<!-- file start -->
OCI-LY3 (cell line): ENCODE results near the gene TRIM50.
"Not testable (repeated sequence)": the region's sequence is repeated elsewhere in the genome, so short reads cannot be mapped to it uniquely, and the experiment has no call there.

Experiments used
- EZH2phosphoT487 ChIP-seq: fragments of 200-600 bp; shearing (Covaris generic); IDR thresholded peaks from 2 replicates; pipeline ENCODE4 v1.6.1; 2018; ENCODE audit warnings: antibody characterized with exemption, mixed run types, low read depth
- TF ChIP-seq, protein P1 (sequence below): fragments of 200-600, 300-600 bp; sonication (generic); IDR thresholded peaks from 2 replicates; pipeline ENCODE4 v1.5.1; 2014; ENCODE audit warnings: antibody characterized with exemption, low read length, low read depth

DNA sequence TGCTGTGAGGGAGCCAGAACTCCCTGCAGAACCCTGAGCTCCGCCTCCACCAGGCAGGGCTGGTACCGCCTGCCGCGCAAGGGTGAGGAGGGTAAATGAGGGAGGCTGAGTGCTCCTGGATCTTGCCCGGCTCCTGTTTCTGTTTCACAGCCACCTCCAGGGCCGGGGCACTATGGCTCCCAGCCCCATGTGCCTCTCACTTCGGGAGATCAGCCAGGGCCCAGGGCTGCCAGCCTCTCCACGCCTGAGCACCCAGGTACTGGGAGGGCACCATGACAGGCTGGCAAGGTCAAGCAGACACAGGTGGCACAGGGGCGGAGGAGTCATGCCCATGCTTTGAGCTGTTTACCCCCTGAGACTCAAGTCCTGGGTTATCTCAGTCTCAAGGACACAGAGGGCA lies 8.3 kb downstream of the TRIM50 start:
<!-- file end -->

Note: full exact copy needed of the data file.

OCI-LY3 (cell line): ENCODE results near the gene TRIM50.
"Not testable (repeated sequence)": the region's sequence is repeated elsewhere in the genome, so short reads cannot be mapped to it uniquely, and the experiment has no call there.

Experiments used
- EZH2phosphoT487 ChIP-seq: fragments of 200-600 bp; shearing (Covaris generic); IDR thresholded peaks from 2 replicates; pipeline ENCODE4 v1.6.1; 2018; ENCODE audit warnings: antibody characterized with exemption, mixed run types, low read depth
- TF ChIP-seq, protein P1 (sequence below): fragments of 200-600, 300-600 bp; sonication (generic); IDR thresholded peaks from 2 replicates; pipeline ENCODE4 v1.5.1; 2014; ENCODE audit warnings: antibody characterized with exemption, low read length, low read depth

DNA sequence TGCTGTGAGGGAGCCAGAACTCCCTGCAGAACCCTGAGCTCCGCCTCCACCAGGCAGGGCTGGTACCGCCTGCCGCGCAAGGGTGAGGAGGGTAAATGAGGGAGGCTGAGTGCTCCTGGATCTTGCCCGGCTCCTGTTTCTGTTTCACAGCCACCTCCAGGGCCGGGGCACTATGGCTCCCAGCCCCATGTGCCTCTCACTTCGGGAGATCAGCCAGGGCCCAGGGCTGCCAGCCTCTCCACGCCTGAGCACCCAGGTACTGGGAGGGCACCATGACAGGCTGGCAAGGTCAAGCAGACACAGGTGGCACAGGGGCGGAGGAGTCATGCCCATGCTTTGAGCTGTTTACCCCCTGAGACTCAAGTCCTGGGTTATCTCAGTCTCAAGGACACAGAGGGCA lies 8.3 kb downstream of the TRIM50 start: